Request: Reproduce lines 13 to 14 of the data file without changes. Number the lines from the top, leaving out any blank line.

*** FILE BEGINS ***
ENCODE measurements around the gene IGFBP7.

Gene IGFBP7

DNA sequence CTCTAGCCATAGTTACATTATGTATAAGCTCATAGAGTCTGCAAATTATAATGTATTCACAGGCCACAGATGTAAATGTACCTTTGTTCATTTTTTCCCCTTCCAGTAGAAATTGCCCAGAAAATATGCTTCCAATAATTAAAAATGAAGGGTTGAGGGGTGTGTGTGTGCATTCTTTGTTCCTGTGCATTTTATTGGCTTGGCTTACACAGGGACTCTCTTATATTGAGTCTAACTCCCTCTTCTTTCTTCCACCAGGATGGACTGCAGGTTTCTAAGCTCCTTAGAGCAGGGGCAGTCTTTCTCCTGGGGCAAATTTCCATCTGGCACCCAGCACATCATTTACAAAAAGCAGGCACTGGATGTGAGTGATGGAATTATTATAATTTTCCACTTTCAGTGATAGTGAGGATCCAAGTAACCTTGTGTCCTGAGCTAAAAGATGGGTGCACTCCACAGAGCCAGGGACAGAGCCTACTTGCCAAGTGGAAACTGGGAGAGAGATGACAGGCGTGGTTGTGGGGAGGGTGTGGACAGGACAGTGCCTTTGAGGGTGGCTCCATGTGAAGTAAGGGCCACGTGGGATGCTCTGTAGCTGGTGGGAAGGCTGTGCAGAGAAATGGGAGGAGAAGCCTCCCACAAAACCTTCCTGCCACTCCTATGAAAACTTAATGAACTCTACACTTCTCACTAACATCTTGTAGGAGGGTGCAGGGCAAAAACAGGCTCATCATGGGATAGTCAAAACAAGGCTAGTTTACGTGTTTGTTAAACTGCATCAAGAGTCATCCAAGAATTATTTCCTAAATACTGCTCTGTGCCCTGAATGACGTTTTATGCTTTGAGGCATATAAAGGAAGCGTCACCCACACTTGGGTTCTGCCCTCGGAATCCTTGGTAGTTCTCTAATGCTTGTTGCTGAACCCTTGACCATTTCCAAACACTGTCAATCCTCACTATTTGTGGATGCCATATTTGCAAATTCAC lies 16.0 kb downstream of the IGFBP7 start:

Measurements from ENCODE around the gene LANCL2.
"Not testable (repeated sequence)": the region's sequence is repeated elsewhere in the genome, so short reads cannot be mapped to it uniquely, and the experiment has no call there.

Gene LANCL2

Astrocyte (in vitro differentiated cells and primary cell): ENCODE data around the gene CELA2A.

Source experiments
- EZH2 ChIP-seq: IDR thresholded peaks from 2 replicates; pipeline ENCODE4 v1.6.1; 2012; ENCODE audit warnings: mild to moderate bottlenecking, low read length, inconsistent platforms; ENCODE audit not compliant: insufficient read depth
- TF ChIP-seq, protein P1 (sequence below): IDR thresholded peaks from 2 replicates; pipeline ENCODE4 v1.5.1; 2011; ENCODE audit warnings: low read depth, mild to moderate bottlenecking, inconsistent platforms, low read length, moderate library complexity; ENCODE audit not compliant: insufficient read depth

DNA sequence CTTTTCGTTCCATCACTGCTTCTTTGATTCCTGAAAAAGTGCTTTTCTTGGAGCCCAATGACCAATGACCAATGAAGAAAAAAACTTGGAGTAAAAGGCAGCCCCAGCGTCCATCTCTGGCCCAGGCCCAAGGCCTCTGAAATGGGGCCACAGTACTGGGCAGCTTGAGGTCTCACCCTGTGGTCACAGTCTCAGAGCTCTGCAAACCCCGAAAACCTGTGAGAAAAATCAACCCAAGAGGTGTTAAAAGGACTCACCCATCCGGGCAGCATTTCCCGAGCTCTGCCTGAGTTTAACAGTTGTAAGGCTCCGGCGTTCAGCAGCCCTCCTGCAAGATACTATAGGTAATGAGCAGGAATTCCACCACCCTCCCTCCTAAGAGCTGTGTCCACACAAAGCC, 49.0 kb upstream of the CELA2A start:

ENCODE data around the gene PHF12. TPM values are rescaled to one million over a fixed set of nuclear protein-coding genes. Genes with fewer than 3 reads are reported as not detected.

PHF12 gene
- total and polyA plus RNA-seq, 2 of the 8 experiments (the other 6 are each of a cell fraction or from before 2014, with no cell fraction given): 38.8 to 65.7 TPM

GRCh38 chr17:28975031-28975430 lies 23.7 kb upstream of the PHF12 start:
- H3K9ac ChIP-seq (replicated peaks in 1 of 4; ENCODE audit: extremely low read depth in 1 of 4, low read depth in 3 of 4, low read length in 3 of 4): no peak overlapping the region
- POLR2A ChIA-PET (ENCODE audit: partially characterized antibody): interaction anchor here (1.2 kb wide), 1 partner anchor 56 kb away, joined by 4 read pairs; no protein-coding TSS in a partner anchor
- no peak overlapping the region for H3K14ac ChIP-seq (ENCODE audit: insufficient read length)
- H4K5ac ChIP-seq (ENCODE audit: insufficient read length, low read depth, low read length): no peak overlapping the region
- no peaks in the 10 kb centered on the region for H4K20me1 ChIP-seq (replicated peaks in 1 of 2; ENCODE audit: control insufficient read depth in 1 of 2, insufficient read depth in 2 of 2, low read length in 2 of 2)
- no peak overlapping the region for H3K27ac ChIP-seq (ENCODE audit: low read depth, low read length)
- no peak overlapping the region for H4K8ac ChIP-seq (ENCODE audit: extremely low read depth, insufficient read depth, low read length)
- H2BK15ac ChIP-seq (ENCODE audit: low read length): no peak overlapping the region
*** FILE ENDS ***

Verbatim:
PHF12 gene
- total and polyA plus RNA-seq, 2 of the 8 experiments (the other 6 are each of a cell fraction or from before 2014, with no cell fraction given): 38.8 to 65.7 TPM